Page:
So I stepped away and focused on other things. Still musical things, but things I knew I wasn’t bothered about releasing and I just had fun with it.
RM: What’s inspired you to come back to the scene and to hip-hop?
E-M: A lot of things really, I’ve gone through the process of making different types of music, totally un-hip-hop related. I was making EDM, I was making some sort of classical stuff, little jingles, just anything musical. Then me and my friend Tom, reignited an old band. I had already started hip-hop style production again with the band, I would rap the verses, Tom would sing the chourses. And that really got me back into it, then when we tried to put together the EP. Tom just wasn’t dedicated enough and didn’t have time for recording and listening to songs I’d done for him. It got to the point that I said I had to stop the band because I was just desperate to release music.
That’s what made me want to get back into hip-hop, I had basically already started hip-hop again with the band. In that time I just started making more and more beats then the album came in about a month or two.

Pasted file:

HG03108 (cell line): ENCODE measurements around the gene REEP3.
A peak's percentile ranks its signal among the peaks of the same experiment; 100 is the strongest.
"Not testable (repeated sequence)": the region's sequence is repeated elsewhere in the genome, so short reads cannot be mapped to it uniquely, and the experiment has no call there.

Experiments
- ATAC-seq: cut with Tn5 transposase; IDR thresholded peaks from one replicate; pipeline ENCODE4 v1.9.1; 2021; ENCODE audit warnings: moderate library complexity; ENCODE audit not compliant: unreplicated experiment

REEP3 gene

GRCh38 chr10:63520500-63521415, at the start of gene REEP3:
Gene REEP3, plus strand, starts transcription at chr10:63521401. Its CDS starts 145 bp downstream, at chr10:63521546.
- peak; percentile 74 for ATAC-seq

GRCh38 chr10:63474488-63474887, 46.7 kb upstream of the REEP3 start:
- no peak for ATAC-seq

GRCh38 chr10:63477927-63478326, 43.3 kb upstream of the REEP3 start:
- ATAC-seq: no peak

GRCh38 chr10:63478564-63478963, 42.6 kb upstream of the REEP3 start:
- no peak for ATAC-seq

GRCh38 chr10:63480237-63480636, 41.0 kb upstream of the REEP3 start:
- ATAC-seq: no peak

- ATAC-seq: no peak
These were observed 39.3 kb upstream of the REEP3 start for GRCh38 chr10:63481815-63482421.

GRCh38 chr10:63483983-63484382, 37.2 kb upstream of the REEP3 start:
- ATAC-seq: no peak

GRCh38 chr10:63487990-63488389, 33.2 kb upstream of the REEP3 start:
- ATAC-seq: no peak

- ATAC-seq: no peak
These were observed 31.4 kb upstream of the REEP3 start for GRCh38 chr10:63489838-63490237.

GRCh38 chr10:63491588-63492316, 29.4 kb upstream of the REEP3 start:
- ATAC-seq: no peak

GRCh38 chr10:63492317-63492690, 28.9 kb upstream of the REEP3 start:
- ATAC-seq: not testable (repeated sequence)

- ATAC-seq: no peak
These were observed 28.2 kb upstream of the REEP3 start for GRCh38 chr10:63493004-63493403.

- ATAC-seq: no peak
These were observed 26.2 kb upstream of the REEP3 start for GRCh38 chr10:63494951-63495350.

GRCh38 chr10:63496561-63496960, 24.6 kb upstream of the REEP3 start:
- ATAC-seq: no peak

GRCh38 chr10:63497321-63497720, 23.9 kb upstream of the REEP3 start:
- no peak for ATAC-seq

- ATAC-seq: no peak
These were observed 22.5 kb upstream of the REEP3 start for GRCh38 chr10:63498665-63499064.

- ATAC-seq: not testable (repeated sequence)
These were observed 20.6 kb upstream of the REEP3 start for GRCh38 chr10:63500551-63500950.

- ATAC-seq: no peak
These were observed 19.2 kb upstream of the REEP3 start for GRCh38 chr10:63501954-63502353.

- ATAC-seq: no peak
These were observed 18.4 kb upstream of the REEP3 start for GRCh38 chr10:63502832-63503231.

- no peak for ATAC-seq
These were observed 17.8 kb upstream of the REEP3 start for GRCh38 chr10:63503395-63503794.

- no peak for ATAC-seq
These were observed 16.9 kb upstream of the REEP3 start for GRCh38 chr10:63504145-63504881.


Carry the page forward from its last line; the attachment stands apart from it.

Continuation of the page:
RM: Your new album, Live Fast, Die Young is dropping soon, how much do you think you’ve changed since your last album, Welcome To My Home?
E-M: I’ve changed in a lot of ways, for one I make all of my own beats now. I used to make the odd beat here and there, but every single beat on this album is produced by me, that’s something I’m quite proud of.
I suppose my skills have developed a lot in the sense I feel my delivery is a lot better, I feel I have more control over my rapping, I think I’m more clear when I speak. I’m happier with the general way my flow sounds and my voice sounds. I like to think the content of my lyricals has become more well structured too, they follow the sense of a story.
I feel that style wise, just like all of my projects, my sound has changed quite dramatically from my previous one. That’s what I love about music, you can always come at it from a different angle.
I just think I’ve improved since my last album to be fair, in my eyes, and I hope that other people feel that too.